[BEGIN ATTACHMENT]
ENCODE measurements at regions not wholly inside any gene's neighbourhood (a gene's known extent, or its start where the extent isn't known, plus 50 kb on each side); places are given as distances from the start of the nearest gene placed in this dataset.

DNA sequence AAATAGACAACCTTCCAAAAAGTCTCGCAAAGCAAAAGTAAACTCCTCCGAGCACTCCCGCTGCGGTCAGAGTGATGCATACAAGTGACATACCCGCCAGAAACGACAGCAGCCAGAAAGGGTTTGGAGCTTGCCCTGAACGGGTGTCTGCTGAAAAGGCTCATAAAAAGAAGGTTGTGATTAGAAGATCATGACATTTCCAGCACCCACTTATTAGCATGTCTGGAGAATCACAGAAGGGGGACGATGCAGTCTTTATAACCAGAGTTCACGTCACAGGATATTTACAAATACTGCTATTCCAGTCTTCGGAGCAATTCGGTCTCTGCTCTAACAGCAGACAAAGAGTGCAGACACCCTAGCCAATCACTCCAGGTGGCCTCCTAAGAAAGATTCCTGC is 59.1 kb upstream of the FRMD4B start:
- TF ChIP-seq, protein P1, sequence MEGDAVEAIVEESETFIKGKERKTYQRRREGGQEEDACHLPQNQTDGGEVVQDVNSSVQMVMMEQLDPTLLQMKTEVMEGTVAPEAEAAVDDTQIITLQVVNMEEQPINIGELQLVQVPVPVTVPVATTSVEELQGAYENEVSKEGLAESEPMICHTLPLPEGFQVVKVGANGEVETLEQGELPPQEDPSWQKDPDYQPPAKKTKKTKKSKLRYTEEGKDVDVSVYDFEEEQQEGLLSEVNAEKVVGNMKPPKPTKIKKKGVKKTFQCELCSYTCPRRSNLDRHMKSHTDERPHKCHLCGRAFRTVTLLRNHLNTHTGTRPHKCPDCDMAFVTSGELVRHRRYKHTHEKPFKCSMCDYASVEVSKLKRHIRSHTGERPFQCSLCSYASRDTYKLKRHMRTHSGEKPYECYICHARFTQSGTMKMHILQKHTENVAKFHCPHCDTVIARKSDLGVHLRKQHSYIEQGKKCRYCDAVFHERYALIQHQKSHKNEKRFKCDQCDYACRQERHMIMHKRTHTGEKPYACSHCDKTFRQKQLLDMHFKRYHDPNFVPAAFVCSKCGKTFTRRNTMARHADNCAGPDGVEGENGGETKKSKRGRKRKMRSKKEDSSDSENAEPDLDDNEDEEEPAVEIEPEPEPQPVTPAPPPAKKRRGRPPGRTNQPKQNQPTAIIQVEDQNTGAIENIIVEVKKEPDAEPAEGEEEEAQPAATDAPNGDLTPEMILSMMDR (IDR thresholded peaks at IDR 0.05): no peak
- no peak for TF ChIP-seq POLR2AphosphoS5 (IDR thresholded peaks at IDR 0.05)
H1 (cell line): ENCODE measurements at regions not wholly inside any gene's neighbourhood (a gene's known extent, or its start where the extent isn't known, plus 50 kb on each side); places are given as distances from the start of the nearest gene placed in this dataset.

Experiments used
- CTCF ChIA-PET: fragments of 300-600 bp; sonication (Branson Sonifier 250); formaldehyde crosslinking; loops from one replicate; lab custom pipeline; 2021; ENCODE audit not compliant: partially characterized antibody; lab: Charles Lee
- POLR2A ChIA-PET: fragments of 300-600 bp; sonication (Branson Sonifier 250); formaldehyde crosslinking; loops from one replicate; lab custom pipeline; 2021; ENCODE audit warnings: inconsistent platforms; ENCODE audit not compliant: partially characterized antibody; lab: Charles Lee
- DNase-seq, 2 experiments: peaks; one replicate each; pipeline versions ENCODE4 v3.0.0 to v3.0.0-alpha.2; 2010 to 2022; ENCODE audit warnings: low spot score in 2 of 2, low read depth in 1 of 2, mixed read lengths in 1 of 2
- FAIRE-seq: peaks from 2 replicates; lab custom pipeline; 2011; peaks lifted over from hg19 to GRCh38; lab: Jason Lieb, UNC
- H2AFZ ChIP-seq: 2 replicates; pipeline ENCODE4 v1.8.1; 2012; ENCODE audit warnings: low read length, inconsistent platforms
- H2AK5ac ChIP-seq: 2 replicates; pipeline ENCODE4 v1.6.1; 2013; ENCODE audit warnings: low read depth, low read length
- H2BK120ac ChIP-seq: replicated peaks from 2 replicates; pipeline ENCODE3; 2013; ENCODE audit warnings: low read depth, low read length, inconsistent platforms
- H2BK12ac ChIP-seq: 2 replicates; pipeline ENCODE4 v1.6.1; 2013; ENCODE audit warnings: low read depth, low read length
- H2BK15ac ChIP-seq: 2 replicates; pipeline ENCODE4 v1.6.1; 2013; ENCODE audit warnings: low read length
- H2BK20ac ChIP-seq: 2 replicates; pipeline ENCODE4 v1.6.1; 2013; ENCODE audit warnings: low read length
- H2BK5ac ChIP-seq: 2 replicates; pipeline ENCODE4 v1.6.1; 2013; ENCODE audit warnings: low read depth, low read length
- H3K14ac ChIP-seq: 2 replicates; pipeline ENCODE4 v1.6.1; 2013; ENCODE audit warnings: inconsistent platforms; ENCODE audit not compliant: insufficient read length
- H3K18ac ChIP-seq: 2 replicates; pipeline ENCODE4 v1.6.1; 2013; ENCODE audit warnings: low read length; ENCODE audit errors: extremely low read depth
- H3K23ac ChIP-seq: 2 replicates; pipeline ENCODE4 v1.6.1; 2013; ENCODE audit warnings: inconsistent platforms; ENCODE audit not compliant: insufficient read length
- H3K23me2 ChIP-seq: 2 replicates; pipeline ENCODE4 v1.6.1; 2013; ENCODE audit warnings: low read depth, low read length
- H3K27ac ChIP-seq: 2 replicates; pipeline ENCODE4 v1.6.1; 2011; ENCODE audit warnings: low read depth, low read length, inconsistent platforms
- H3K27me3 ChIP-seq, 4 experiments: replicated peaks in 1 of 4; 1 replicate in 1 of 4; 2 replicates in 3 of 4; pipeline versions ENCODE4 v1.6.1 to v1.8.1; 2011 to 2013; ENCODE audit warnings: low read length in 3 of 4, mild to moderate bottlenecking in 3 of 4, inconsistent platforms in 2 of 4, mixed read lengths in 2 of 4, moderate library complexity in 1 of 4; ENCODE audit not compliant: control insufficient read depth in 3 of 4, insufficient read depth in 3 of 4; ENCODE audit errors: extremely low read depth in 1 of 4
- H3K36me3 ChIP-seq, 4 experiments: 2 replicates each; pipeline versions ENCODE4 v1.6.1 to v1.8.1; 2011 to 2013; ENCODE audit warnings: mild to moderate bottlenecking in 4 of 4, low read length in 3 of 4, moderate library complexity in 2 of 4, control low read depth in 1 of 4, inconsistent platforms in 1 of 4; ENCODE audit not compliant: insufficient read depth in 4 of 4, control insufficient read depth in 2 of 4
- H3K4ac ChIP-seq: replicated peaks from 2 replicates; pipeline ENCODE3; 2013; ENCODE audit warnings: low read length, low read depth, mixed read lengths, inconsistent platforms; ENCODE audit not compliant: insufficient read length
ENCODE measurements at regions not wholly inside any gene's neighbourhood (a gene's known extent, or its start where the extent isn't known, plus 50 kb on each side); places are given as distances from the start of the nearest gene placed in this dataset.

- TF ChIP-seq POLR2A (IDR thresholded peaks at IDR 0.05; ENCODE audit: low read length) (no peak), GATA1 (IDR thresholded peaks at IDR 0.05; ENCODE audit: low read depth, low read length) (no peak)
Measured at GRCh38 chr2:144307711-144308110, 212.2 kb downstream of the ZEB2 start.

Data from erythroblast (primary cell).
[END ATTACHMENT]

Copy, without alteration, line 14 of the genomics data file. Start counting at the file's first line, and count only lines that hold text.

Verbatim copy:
- H2BK12ac ChIP-seq: 2 replicates; pipeline ENCODE4 v1.6.1; 2013; ENCODE audit warnings: low read depth, low read length